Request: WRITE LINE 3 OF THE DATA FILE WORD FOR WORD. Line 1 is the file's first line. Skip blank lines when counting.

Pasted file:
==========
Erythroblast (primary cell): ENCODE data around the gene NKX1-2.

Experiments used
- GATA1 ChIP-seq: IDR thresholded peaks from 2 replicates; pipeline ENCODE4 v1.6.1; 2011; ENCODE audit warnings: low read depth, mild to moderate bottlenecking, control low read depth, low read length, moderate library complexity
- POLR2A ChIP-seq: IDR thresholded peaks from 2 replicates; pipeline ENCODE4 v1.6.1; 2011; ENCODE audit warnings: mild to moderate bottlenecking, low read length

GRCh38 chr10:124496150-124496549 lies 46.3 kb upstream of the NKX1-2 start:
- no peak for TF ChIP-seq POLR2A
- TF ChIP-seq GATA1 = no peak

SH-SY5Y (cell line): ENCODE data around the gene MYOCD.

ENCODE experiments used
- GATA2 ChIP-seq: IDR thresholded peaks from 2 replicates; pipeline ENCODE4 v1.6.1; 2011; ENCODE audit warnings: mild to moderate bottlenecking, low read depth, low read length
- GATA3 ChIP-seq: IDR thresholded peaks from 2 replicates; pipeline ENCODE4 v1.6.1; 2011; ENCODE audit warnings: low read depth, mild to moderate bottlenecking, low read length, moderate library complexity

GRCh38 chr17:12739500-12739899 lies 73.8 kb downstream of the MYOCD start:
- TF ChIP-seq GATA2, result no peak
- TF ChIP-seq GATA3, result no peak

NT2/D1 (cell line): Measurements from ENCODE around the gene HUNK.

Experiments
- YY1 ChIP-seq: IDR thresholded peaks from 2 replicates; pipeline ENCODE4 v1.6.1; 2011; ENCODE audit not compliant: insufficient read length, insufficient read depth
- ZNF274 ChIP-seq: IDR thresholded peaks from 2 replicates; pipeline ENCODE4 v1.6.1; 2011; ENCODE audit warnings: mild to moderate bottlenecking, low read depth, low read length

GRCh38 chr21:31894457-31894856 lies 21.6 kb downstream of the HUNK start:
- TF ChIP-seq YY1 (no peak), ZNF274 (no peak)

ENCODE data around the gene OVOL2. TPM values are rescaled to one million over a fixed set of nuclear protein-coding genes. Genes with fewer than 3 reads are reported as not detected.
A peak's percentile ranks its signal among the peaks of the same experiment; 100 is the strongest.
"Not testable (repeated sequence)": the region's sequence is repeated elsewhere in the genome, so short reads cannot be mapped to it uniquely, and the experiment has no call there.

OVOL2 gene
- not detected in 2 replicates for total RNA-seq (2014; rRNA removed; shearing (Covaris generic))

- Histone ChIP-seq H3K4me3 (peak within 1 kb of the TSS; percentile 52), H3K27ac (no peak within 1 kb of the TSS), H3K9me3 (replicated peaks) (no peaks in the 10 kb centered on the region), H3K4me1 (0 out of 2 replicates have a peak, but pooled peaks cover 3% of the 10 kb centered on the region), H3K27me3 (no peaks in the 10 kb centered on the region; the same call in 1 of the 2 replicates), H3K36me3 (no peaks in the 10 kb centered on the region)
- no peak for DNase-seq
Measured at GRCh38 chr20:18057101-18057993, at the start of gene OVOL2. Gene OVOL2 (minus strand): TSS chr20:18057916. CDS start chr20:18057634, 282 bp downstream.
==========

- GATA1 ChIP-seq: IDR thresholded peaks from 2 replicates; pipeline ENCODE4 v1.6.1; 2011; ENCODE audit warnings: low read depth, mild to moderate bottlenecking, control low read depth, low read length, moderate library complexity